Review: Hunted!

Posted by Benoit de Bernardy on Saturday, September 16, 2017

“Hunted!” is a Dungeons and Dragons adventure for characters of levels 5 to 7 written by critically acclaimed author Tony Petrecca. It’s a three to five hour module in which the PCs try to discover who or what is raiding the winter stores of the friendly thorp of Northwood's Rest. The villagers will be quick to blame the Hunting Claw orcs to the North, but the culprits are much more sinister.

“Hunted!” is the type of adventure I enjoy the most. It’s a series of encounters and places in which the story behind the livestock attacks gradually unfolds, while at the same time, offering an interesting mix of combat, exploration, and social interactions. Players who enjoy story-focused adventures will absolute love this one.

Besides the great backstory, the module is also a delight to read. Tony has a unique style that combines captivating descriptions, a proper choice of words without sounding pompous, and a bit of humor to lighten the mood. The adventure also has clean and functional layouts, color maps by Elven Tower, and awesome new monsters!

My only problem with the module is that sometimes, Tony is a bit too brief in his explanations. Most DMs will be able to improvise in these situations, but I prefer having all the information in a published adventure and decide which parts to use, than not having the information at all. I find that building on top of someone else’s ideas yields better results than filling the gaps. Ultimately, this is just a design choice that Tony made, not a flaw, and I’m sure many DMs out there prefer more compact adventures.

Fletcher's Rest

Posted by Josh Kelly on Monday, July 10, 2017

"My fellow guests at this arboreal wonderland were kind enough to treat me to a mug of ale or four in exchange for a song and a story. By morning, the courage that made me sleep in one of the infamous hammocks had fled. I found myself grabbing on to the nearest branch with all my strength, transfixed by the ground one hundred feet below. There I remained until the innkeeper’s son could pry me loose and sit me down at the breakfast table."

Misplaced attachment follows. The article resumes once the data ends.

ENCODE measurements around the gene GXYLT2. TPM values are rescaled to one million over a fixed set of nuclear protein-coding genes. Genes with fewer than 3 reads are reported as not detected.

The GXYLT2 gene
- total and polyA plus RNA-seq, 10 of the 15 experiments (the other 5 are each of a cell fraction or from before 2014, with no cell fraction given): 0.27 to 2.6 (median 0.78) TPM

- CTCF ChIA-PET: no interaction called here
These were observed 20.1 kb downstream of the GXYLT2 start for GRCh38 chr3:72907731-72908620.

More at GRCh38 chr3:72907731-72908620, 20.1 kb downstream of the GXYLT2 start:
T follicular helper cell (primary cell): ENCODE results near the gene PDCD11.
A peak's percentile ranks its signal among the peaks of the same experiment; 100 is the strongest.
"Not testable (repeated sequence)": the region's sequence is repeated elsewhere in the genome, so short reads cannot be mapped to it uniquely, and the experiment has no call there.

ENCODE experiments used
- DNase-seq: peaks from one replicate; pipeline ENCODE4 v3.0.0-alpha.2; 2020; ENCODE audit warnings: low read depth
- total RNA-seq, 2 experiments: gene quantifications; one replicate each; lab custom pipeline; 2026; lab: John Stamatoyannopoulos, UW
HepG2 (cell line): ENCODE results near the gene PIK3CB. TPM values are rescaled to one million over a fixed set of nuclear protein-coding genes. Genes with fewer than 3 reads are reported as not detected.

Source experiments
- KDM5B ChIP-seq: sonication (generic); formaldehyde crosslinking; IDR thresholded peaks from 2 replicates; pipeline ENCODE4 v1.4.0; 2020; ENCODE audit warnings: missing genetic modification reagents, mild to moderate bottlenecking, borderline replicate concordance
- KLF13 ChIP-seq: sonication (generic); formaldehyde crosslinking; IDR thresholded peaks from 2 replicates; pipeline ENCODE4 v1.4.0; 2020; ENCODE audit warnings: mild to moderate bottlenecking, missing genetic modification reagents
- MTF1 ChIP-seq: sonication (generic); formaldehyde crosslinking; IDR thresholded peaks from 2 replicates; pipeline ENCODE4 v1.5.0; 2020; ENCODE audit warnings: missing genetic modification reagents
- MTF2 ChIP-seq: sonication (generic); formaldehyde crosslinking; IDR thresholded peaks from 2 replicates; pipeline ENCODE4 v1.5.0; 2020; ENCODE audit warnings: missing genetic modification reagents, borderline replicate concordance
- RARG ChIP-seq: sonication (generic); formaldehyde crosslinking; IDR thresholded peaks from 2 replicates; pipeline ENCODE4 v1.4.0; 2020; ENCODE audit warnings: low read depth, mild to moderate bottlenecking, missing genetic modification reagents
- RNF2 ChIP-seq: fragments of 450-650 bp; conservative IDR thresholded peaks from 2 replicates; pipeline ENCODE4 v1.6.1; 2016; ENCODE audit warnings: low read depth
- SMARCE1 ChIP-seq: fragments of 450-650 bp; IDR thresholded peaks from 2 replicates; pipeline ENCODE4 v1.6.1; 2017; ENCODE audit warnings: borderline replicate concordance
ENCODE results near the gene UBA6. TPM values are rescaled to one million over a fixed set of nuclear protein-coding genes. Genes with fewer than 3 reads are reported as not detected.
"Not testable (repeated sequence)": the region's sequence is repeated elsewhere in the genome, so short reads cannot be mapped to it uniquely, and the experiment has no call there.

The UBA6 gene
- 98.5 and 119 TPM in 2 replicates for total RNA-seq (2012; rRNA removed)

- Talia Talespinner

Fletcher’s Rest is a tavern and road house that sits near the banks of the Kingsblood, a wide and swiftly flowing river with few safe places to cross for hundreds of miles in either direction. It is built within and around the trunk of a massive sequoia tree. The tree, rumored to be fey in origin, is the largest of the many giant sequoias in the dense forest around the tavern.

The only building on the ground floor is the stable. From there, a wide staircase winds up around the trunk of the tree to the feasting hall and the kitchen, a hundred feet above the forest floor. These main rooms have been partially burrowed inside the trunk of the tree. From there, a dozen rope bridges lead to small cottages scattered throughout the tree’s branches. Lodgings at Fletcher's Rest don’t come cheap, though open-air hammocks are available for guests who have more sense of thrift than fear of heights.

Review: Arcane Armoury Vol. 1

Posted by Benoit de Bernardy on Friday, March 17, 2017

Arcane Armoury Vol. 1 is a Dungeons and Dragons 5th edition supplement that you can download for free on the Dungeon Master’s Guild. The book is composed of two chapters of uneven length: a large one with 40ish new magic items, and a smaller one with a few special materials.

The selection of magic items in the first part of the book is truly spectacular. It ranges from nearly useless trinkets for an adventure, such as the Potion of Absolution which makes everybody forget you exist, to must have items, such as the Eyes of the Spectator which allow you to shoot beholder-like rays from your eyes. It also includes some funny magic items, such as the Claws of Chaos which turn your hands into ludicrous weapons, to near-artifacts with crippling side effects, such as the Circlet of Netherdeath which makes you immune to death at the cost of aging a year per day you wear it.

I was unimpressed with the second chapter of Arcane Armoury. The special materials allow you to tinker with non-magical items. You get a benefit in exchange for a penalty. For example, heavy armor made of Darksteel grants you a +1 bonus to AC but imposed a 5 feet penalty to your speed. There’s nothing inherently wrong with the special materials, I just find magic items more interesting!

Review: Wolves of Welton

Posted by Benoit de Bernardy on Friday, March 3, 2017